For students with disabilities, e-learning fails to replicate in-person attention and support


Illustration by Siying Luo

A teacher reads “Where the Wild Things Are” to a group of students. Social distancing protocols have shifted reading intervention programs intended for students with learning disabilities online.

Eva Herscowitz, Assistant City Editor

For Jill Calian, a parent to a high school son with learning disabilities, the switch to remote learning has been particularly challenging.

Calian’s son attends The Cove School, a therapeutic day school for K-12 students with learning disabilities. The school has developed a “robust” e-learning program, but she said her son still struggles with the executive functioning and technology skills needed to succeed during online instruction.

“He just requires a lot of supervision to stay on task,” Calian said. “It’s a lot of my time just checking in. I try to be within earshot of him when he’s participating in these Zoom classes so I can hear if he runs into a difficulty or he doesn’t understand something.”

Remote instruction presents unique obstacles for students with disabilities, many of whom rely on physical and occupational therapy, afterschool programs, and other support services difficult to replicate online. Calian is an attorney and board chair of Evanston CASE, a nonprofit that helps families navigate special education services. She said balancing working from home while assisting her son with school can be tough, and it can be particularly difficult for parents without a background in education.

“Many families don’t have the time to be able to sit with their kids,” she said. “They have jobs, or they have multiple children, or they have very young children. That can be quite overwhelming.”

Calian’s son has tried to squeeze in exercise between one-on-one occupational therapy and dinnertime. Meanwhile, statewide school closures have upended plans for athletic afterschool programming intended for students with disabilities. Leonard Woodson, a program coordinator for the city’s Special Recreation division, said the Special Olympics program has “taken a huge beating.”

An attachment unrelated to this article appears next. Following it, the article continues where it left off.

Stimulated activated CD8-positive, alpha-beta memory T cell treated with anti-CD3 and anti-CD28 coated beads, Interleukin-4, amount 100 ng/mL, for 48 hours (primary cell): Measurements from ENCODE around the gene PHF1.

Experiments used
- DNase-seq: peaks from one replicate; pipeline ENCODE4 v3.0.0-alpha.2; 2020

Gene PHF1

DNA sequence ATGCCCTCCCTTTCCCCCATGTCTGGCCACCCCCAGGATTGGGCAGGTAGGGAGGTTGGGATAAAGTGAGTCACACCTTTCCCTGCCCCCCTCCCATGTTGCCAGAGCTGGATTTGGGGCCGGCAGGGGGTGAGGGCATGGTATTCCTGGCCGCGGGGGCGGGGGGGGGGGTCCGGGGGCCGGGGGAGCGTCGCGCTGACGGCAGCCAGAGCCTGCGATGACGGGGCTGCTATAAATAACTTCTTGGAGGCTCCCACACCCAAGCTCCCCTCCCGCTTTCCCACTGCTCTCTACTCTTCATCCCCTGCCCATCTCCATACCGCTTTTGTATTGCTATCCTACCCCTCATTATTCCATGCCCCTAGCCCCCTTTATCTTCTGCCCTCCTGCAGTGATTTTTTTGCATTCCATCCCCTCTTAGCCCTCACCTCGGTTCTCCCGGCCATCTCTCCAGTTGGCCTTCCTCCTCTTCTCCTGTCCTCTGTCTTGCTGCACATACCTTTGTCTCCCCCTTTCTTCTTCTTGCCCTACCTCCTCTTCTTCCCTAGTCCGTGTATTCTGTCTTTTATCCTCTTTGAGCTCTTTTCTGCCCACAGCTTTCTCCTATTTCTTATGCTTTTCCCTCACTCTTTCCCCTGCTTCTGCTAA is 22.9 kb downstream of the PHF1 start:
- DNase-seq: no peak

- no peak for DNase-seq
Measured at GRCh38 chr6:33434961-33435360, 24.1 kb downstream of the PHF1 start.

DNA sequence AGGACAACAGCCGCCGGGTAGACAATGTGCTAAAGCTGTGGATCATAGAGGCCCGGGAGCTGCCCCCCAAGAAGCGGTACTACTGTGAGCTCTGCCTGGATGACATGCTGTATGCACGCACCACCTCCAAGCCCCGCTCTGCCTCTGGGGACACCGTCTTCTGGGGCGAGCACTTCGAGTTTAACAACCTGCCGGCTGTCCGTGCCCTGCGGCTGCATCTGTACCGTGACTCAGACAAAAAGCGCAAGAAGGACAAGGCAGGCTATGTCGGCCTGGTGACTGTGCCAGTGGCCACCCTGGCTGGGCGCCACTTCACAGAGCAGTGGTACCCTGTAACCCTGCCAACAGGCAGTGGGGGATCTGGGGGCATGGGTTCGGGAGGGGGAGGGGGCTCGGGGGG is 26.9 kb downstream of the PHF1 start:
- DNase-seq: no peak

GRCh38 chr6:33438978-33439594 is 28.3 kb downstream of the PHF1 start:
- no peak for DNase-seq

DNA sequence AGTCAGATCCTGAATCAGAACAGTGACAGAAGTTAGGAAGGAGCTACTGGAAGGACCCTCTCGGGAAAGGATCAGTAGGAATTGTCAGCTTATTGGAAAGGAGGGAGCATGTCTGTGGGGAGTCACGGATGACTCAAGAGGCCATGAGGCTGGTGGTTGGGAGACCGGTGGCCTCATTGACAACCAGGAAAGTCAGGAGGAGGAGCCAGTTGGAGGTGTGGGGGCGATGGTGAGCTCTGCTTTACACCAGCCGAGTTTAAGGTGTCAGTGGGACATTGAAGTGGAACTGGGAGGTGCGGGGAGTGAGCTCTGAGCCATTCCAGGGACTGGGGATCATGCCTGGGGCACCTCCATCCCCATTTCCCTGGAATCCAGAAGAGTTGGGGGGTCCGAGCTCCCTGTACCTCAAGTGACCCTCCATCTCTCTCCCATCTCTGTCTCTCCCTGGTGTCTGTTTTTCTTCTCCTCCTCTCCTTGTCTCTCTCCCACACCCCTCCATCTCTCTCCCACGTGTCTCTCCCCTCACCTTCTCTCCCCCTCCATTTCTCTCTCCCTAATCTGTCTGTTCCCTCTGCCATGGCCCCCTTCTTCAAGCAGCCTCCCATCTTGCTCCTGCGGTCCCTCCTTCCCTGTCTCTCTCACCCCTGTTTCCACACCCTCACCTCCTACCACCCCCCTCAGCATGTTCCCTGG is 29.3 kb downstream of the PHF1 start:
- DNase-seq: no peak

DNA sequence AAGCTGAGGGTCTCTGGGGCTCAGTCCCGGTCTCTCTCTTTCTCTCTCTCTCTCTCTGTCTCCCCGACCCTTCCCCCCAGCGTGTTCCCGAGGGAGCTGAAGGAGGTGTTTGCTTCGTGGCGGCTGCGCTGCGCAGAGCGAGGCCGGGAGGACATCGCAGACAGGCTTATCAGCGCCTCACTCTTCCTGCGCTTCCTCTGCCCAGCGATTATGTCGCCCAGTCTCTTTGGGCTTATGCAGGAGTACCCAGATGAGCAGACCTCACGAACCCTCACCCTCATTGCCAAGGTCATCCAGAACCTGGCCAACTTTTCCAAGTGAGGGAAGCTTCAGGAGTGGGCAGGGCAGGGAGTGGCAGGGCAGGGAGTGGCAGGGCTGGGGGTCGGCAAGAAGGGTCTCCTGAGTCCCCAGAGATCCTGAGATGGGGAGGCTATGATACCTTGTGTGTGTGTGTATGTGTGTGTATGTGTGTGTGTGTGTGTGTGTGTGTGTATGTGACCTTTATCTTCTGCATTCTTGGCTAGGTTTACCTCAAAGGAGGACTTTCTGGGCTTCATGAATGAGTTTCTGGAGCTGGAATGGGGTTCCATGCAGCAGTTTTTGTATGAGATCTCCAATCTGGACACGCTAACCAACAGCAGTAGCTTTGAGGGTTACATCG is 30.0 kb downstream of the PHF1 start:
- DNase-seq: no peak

The first event to go was the State Summer Games swim trials. Scheduled for mid-March, the division canceled the trials when coronavirus cases began to surge. The city cancelled track & field and powerlifting meets next, along with all Special Recreation programming for the months of April and May.

Then, Special Olympics Illinois announced early April that the organization would cancel the 2020 State Summer Games. Statewide, Special Olympics provides programming for 23,316 athletes with intellectual disabilities in 18 Olympic-type sports.

Woodson said closing pools and gyms hinders training for athletes, and cancelling after school activities leaves parents with less time to complete household tasks.

Still, he said protecting the safety of athletes, coaches and volunteers is paramount.

“A lot of athletes and coaches were pretty bummed about it because they’ve been training,” Woodson said. “But you have to think which is more important: to go ahead and compete but end up very ill, or stay safe.”

Short of purchasing equipment, city officials are operating under the assumption that Special Recreation summer camps will go on as planned. The status of summer camps depends on the Illinois stay-at-home order and other safety guidelines, which will become clearer in the coming months, Woodson said.

Some special education services have successfully adapted to distance education. A literacy intervention program, Banner Literacy, typically aids students with dyslexia and other reading disabilities at its Wilmette location. The switch from in-person instruction to video calls has increased instructors’ workloads — they have to prepare and distribute materials to parents in advance of lessons — but maintaining instructor-students relationships has gone smoothly, said Dr. Terrie Briggs, Banner Literacy co-founder.

Briggs said remote services might prove more effective for students with autism than face-to-face learning. Typically over-sensitive to sensory stimuli, these students may concentrate more effectively in their own homes, she said.

“A lot of the stuff in the surrounding environment that bothers them — light, the doors opening or even a phone ringing — is completely gone,” Briggs. “They put earphones on, and they’re way more focused than they used to be.”

But Briggs said school closures might lead to a decrease in academic achievement, which she anticipates will be especially pronounced for students with learning disabilities.

This achievement dip can be especially worrisome for students with disabilities enrolled in non-specialized schools, Calian said. As a student at a private, therapeutic school, her son is likely receiving more instructional time than students in non-specialized schools, she said, and The Cove School has managed to shift therapy and meetings with social workers online.

But at schools that lack such infrastructure, online learning may be especially detrimental — both for students with disabilities and their families.

“This makes us all appreciate the amazing skills of teachers,” Calian said. “[Parents] especially don’t have the skills of special education teachers and therapists. Kids are missing out on that expertise, and there’s a real loss in this situation for those students and a real challenge for families to manage.”

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Twitter: @herscowitz